Japanese egg sandwiches are a form of culinary art, but can they be adapted to the medium of potato chips?
Starbucks and KitKat get a lot of praise, and deservedly so, for the way they’ve assimilated to the Japanese market by incorporating traditional local flavors into their sweets, with their various matcha green tea treats being the best-known and loved. But another overseas-origin brand, Pringles, also does a lot to satisfy cravings, of the salty variety, with an adaptive Japanese flair.
Among Pringle’s just-for-Japan chips we’ve seen karaage (Japanese-style fried chicken) and takoyaki (octopus balls), and right now they’re saluting another unpretentious Japanese foodie favorite with Egg Sandwich Pringles.
Sort of like Japanese Pringles themselves, Japan’s take on egg sandwiches, or tamago sando as they’re called in Japanese, is a fusion of East and West. Both egg salad and sandwiches were foreign culinary introductions to the Japanese diet, but several generations later, Japanese egg salad has evolved into its own style, creamy and with hardly a hint of sourness, letting the flavor of the egg stand largely on its own without heavy or distracting seasonings.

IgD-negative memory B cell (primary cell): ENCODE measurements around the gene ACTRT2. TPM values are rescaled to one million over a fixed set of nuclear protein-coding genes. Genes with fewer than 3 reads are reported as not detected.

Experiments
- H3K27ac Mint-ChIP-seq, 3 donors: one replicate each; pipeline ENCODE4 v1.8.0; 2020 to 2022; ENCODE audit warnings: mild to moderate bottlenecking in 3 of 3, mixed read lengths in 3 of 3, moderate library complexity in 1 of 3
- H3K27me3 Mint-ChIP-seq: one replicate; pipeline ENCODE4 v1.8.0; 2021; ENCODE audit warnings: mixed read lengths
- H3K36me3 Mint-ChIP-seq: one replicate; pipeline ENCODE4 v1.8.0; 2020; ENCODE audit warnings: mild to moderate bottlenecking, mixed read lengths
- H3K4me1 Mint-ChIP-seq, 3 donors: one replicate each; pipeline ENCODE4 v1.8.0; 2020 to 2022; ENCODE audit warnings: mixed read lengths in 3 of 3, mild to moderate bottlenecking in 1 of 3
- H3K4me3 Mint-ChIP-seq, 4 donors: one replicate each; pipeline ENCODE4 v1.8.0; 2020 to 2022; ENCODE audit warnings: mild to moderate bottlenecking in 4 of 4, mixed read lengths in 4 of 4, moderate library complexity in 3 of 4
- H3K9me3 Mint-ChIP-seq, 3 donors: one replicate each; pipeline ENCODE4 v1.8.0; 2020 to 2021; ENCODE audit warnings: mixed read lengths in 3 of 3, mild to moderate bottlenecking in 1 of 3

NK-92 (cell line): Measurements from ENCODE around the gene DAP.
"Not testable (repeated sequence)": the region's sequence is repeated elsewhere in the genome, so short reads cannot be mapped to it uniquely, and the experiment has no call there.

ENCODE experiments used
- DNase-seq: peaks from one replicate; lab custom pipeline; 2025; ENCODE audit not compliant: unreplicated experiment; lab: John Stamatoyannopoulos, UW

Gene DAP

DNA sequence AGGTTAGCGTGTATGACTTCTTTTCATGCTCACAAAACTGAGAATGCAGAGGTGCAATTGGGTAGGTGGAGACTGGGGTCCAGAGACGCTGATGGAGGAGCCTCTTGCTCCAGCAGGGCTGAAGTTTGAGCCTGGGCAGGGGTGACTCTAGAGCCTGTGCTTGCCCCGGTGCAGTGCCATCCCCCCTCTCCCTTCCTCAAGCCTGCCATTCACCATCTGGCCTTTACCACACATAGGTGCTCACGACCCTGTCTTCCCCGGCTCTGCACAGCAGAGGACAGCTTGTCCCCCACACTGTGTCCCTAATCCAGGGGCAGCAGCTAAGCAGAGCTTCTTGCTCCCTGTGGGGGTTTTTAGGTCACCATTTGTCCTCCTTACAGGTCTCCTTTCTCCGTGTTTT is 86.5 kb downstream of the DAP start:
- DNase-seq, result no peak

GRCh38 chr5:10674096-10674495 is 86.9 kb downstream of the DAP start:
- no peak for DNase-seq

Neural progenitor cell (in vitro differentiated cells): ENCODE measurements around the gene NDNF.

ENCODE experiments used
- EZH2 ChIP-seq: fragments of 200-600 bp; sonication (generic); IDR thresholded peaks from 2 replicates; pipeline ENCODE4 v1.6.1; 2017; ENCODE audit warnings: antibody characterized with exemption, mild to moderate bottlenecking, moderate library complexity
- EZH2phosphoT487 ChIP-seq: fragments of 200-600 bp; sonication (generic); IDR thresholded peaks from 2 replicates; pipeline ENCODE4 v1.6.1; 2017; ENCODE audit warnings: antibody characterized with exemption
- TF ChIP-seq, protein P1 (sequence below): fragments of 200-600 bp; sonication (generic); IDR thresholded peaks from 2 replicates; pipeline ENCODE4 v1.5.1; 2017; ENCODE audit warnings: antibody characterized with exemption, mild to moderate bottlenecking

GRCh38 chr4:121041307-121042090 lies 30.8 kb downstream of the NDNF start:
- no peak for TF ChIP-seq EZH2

▼ A typical Japanese egg sandwich
That’s the sort of taste Pringles Japan is promising for its Egg Sandwich chips, which it describes as “full of abundantly rich flavor and umami,” even as it indirectly acknowledges how unusual the concept of egg salad-flavored chips may seem to some people with “The flavor works surprisingly well as a chip.” The company also says that the chips are made with “egg salad fragrance,” which you might get a gust of when opening the can.
▼ Speaking of the can, Pringles would like you to notice the smiling face of their newly redesigned mascot character Mr. P, whose expression is meant convey the gentle happiness he feels every time he bites into one of the chips and is rewarded with the rich eggy taste.
Egg Sandwich Pringles went on sale Tuesday across Japan, and if they turned out as good we hope they did, we might have to start pestering the company to send us another 161-centimeter (63.4-inch) can of chips to munch on.